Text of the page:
I was talking to Gwen and she expressed concerns about what life will be like after college. Will she be able to find a job and make enough money to become self-sufficient?
I told her, “Of course you will.” Then I went on my merry way.
A few days later, I got to thinking about that conversation and how I dismissed her concerns. I remember having those same fears at her age. It seems like a distant memory now, but at the time it was real and stressful.
I realized I owe Gwen an apology for not paying attention to what she was saying. Instead of dismissing her concerns, I should have told Gwen I understand what she is feeling and it is normal. I should have been more empathetic and reassuring. I should have reminded her that I am here to help in anyway I can.
This is an okay book. The advice is simplistic and some sections could use more detail on how to apply the information.
Here are a few examples:
- Talk less and observe more
- Prepare for life
- Ask for help
- Kindness goes a long way
- Love yourself
- Be flexible
I got my Bachelors and my Masters from Southwestern Assemblies of God University in Texas. While I was an undergraduate, I lived in the dorm and had several different roommates. I’ve lost track of them over the past 20 years, but I think about them from time to time.
I wonder how their life turned out and what they are up to now. We are no longer young and naive. We are now middle aged and full of life experiences. I barley resemble my college age self. How have they changed as a result of their experiences?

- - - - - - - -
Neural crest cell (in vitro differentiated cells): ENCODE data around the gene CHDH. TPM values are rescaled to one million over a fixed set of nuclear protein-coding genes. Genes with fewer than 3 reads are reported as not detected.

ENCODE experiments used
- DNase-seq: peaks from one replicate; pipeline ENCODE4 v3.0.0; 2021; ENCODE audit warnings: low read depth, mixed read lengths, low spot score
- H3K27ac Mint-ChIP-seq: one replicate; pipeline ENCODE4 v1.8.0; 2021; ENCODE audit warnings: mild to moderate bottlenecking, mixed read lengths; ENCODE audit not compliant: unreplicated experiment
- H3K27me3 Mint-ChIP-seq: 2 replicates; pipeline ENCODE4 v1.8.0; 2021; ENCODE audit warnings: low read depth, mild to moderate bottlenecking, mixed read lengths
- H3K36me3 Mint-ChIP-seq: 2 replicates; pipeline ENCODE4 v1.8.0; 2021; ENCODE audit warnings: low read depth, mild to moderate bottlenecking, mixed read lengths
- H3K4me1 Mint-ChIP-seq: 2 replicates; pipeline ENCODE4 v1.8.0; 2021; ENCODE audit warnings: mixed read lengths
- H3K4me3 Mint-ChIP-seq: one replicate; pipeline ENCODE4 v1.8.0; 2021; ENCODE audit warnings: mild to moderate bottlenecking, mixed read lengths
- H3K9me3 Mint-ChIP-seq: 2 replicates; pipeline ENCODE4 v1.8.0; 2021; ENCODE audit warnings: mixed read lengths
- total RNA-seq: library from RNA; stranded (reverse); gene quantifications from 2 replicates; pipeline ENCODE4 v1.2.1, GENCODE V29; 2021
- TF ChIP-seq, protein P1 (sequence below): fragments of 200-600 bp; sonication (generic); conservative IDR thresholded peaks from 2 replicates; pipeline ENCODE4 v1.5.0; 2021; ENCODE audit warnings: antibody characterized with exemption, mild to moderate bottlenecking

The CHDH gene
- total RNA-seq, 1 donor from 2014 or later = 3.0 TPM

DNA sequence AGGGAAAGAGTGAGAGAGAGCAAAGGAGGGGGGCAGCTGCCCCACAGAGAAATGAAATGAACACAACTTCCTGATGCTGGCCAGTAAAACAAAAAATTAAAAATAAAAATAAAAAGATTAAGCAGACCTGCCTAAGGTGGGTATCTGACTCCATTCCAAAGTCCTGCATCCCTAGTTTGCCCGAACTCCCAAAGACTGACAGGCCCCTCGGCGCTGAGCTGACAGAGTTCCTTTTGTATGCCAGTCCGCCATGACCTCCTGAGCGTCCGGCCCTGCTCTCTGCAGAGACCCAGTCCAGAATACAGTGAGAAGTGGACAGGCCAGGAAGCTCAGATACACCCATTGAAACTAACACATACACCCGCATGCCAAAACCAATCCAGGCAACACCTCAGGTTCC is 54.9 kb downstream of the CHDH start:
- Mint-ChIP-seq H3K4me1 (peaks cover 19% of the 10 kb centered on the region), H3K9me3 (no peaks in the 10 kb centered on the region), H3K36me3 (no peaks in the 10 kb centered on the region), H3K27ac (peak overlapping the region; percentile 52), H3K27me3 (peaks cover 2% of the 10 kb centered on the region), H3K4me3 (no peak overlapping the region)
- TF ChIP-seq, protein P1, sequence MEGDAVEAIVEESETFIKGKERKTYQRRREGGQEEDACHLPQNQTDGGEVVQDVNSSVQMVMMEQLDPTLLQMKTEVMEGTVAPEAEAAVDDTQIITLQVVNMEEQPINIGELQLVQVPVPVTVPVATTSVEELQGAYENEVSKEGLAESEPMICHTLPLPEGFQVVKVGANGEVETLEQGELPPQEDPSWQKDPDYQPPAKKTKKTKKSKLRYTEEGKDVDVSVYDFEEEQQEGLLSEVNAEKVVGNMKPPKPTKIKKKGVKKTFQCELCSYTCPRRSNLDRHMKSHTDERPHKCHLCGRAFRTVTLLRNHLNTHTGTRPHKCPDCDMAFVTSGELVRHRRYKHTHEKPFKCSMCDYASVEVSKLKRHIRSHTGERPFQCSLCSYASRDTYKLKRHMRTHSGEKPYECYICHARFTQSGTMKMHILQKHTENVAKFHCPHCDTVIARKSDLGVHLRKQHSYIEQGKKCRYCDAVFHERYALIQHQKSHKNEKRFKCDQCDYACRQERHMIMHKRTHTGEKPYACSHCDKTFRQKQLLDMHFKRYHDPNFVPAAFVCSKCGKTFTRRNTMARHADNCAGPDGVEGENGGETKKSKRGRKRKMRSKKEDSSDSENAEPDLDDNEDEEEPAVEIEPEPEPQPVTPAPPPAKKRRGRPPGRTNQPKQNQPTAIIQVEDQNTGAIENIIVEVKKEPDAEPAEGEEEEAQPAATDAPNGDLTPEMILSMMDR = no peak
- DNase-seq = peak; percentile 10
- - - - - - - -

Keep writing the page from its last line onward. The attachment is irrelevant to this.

This book has two main points:
- The needs of disabled students have to be taken into account when considering how to deliver and support distance teaching.
- A design that incorporates the requirements for disabled students is likely to be more accessible and useful for non-disabled students than a design without such consideration.
What makes this book unique are the links to websites that allow the reader to simulate taking a class with a disability. I highly recommend this book, because it was eye opening and educational.
The cover of this book does not do it justice. I enjoyed reading it and found it to be interesting as well as educational.
Here are a few quotes that highlight the main points:
- Books matter. They contain knowledge, and knowledge, as the saying goes is power.
- Books are matter: they are containers, crucibles, confrontations. They can teach, guide, inspire, soothe, and agitate.
- Google is becoming the most-used research channel. In such context, national libraries will be pivotal for their preservation role, with researchers access being provided through other channels.
- The meaning of the word ‘book’ itself will change forever and will never again be confined to that of a physical object to be held, admired, loved, subject to spilt coffee or burning by dictators. The ‘book’ will be defined more around its function than any of its characteristics.